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I believe the spread of shot is normally given at 1" per 1 yard. 30 yards would yield spread of 30". It is also said that the shot is in a "string" of some 12' or so and for skeet or fast crossing shots you may well hit your target with the very front of the string of shot or catch it near the end of the string. Suppose to think of it as spraying stream of water with water hose and for skeet it is important that you do not stop your swing and be ahead of the target. I shoot a lot of trap and have for number of years and do OK but skeet is a mystery for me compared to trap. All skeet birds are supposed to fly at the same direction/angle each time and the distance is always the same from bird to bird. Trap is shot from 16 yard line and back to the 27 yard line and direction of the bird is unknown from shot to shot. Trap is a very old sport derived from European royalty having birds released from a "trap" (by their servant) so Lord So and So could use his fowling piece/shotgun. Skeet is pure American sport developed in the mid 20's(think in '26.) Over the years have accumulated some vey nice shotguns for both Trap and Skeet, but my favorite is Winchester Model 12 Trap that has had countless rounds through it and has never failed even though shot on a regular basis since the mid 50's. Some of the Trap and Skeet shooters at the local club are shooting guns that cost as much as a car or more and seem to have some sort of problem to deal with on a fairly regular basis. Will say though those guns are works of art(I am just jealous.)
Exactly my thoughts on skeet vs trap (post #15). Stayed around 90% scoring on trap and lucky to keep ~75% in skeet.
 

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Some guys shoot trap as a hobby and buy a high end gun because they can afford it. All guns break but what you not considereing is how many rounds a trap gun sees. One year i had 8000 registered targets and just north of 40k targets total that year. And yes while you may beat the areas top guy in one round a tournement is 200 targets. On a week night at a local club a top shooter also may be there to relax and smash primers. I know for a fact some young guys with field guns can shoot them well. However run 100k thru that stevens and see whats left. You dont need a fancy trap gun to do well. Ive wore out a few brownings before i got my kgun. Remember its the indian not the arrow
I am also an ATA Trap Shooter. I do not register as many targets now as I did, but still mange to get in 5000 to 7000 targets per year and try to go to the Grand for preliminary week each year.
You are exactly correct - often times some of my friends who are excellent wing shots will go to the club with me and as they watch a round being shot they talk about how easy it looks. When they shoot a round they may break 22-23 and sometimes maybe 25/25. Then you say, lets get another box - there score generally goes down in the second box - if you can get them to shoot the third box it goes down even farther. Then when you explain that a registered singles event is either 100 or 200 targets they cant believe it. Then explain that on top of that, our little monthly shoot will either be 300 targets (100 singles, 100 handicap and 50 pair doubles) or 400 targets (200 singles, 100 handicap and 50 pair doubles) and they can't believe it........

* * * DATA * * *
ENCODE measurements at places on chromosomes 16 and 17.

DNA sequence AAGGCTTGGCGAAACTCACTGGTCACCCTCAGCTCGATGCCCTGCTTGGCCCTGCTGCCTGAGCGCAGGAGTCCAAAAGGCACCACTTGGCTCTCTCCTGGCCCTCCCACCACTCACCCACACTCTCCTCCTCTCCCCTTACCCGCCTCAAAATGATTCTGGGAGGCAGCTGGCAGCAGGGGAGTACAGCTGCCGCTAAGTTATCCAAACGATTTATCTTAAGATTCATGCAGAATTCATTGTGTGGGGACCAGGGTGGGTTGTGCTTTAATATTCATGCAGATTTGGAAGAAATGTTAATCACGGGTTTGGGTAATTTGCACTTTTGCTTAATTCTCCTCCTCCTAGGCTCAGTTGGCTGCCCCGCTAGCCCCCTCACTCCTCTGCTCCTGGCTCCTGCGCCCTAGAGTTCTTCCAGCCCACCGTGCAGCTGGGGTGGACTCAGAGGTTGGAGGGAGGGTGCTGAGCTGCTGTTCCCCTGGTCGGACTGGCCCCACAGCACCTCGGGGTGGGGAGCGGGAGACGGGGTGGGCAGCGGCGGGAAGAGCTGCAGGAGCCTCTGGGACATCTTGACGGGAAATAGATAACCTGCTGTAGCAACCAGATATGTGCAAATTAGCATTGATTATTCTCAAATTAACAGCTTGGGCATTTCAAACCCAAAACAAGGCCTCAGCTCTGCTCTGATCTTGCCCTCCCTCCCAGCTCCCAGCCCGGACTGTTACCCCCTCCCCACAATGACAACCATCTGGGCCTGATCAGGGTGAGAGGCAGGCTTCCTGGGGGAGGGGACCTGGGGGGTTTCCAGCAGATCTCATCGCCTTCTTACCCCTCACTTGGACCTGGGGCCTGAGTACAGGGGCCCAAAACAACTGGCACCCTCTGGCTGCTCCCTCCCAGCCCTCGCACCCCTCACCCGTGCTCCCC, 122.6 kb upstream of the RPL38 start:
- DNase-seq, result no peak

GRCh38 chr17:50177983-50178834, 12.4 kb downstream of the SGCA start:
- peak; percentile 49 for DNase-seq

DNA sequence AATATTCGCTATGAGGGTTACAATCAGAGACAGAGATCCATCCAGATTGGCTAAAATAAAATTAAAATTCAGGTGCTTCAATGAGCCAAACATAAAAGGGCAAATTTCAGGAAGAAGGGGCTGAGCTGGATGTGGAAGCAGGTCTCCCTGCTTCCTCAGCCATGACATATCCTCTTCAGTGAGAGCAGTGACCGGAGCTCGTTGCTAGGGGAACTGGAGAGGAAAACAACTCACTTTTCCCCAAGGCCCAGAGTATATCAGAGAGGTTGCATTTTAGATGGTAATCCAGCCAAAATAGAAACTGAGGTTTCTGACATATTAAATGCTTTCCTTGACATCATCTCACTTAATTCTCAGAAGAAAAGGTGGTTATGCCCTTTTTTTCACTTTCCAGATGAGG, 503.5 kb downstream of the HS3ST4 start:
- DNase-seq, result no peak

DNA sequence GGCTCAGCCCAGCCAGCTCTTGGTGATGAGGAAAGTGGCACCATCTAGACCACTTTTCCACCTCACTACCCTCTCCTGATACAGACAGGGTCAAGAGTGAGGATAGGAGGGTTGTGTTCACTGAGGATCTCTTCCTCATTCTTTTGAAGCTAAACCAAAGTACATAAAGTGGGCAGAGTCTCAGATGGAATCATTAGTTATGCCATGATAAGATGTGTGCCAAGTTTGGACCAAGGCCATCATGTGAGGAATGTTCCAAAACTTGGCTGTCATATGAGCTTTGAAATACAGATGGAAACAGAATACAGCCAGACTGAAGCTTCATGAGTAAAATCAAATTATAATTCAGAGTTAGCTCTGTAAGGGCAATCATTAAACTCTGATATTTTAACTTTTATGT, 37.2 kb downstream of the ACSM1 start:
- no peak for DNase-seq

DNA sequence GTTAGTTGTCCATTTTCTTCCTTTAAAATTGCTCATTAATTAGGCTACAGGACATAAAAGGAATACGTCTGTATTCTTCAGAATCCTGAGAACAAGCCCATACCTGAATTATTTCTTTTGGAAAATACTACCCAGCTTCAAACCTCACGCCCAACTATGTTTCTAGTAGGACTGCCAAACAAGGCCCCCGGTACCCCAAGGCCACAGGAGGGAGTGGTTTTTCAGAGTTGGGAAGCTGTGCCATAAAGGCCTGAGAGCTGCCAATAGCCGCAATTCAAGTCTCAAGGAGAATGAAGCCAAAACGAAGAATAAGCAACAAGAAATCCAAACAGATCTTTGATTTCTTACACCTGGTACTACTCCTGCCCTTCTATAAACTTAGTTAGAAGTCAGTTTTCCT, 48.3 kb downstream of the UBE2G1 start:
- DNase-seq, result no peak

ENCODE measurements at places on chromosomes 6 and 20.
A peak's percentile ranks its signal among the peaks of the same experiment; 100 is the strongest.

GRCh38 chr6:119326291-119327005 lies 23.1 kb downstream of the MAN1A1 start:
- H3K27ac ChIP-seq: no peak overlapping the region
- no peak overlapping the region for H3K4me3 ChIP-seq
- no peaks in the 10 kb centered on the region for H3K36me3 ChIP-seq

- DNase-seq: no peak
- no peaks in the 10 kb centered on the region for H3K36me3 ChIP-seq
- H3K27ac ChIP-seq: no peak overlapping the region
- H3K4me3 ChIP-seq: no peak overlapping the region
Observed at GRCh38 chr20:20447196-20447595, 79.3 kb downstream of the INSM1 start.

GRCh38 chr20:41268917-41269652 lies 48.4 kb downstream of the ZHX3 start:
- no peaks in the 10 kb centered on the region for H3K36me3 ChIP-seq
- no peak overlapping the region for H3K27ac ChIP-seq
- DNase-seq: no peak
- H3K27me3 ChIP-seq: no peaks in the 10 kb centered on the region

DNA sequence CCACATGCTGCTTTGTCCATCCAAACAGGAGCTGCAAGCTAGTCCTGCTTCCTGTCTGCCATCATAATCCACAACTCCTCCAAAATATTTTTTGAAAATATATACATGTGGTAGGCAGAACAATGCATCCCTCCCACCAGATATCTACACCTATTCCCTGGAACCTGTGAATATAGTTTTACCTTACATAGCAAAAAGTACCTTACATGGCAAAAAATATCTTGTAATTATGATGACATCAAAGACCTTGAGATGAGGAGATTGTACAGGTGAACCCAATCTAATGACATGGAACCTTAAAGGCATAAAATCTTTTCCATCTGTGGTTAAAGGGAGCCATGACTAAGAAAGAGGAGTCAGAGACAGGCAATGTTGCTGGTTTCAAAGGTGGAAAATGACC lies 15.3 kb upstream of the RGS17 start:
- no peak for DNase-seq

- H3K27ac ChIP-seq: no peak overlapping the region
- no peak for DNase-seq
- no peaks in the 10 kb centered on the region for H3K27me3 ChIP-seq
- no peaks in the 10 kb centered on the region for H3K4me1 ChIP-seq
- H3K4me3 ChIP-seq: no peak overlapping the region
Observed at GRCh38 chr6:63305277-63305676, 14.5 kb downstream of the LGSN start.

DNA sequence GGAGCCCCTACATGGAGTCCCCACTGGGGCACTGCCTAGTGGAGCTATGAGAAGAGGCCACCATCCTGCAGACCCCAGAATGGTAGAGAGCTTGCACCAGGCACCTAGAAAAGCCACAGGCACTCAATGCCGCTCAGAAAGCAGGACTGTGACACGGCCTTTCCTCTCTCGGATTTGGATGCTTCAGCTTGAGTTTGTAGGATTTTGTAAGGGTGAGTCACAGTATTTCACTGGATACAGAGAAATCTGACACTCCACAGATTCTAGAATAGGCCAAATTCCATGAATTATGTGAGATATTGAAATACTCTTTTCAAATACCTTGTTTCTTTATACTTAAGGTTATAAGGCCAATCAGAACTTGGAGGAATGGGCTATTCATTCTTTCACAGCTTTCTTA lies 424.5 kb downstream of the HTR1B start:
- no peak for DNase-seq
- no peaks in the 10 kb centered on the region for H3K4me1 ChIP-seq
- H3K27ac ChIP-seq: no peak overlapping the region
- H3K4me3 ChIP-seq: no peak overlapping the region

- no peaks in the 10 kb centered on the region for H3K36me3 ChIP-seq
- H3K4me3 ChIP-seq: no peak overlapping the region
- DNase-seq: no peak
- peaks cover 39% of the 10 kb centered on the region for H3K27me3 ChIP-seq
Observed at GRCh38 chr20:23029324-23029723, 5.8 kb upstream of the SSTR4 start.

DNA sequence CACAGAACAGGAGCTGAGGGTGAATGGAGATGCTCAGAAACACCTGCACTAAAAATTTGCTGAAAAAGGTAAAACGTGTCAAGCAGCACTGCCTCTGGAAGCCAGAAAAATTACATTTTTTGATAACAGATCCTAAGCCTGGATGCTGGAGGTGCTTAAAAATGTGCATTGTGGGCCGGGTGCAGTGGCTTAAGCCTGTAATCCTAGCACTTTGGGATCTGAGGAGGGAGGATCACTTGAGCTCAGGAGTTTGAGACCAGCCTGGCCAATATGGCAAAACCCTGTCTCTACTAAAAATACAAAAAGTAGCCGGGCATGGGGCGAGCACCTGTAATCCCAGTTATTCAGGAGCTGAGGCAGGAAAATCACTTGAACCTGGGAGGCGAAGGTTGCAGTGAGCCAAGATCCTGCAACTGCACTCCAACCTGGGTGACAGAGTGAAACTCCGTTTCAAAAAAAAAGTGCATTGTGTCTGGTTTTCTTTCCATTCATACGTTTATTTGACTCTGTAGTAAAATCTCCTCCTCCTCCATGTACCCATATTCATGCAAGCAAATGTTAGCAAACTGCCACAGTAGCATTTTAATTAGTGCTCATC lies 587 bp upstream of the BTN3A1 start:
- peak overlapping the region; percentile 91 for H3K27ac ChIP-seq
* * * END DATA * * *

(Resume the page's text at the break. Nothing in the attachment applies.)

The guns we shoot trap with are designed for easy rebuilds as after 25000, 50,000 or so targets they may need tightening up a little. Some of the guns are designed for quick repair on the range - like Perazzi has a quickly removable trigger because the leaf trigger springs are known for their crispness - and for breaking. However when they break - 2 minutes later it is replaced. It is not unusual for the P guns and K guns to get close to a million rounds through them in their life time. Some of the service teams have guns with over a million through them - a little maintenance and little rebuild and they are good to go.
Skeet and trap are totally separate games. I like trap as we get to shoot a lot of shells rather quickly. A five man trap squad in good sink can shoot a 25 target sub-event is 10 to 15 minutes, a skeet squad may require 35 to 45 to do that. Also, in trap you know a range of where the target will be but you never know exactly where it is going. In skeet you know exactly where the target will be. I have often heard it said that trap is easier to learn and harder to master and skeet is hard to learn but easier to master. They are both great sports - just different.

In my time shooting trap I have learned more about chokes than I ever did before. A shotgun choke, regardless of constriction will throw about a 30 inch circle...... it is the 20 inch inner core that separates them. For skeet you want a large uniform pattern, for trap you want one with a hotter core.

The above posters are exactly correct - regardless of choke constriction, in a hall-way or house, the pattern will be from 2 to 4 inches ..... for longer distances a cylinder bore will open up tremendously and the pattern will have holes in it. For a defense gun, you are not generally going to be shooting doves or etc. with it..... Therefore, when it comes to chokes in my shot guns, the trap shooter in me leans toward - tighter is better.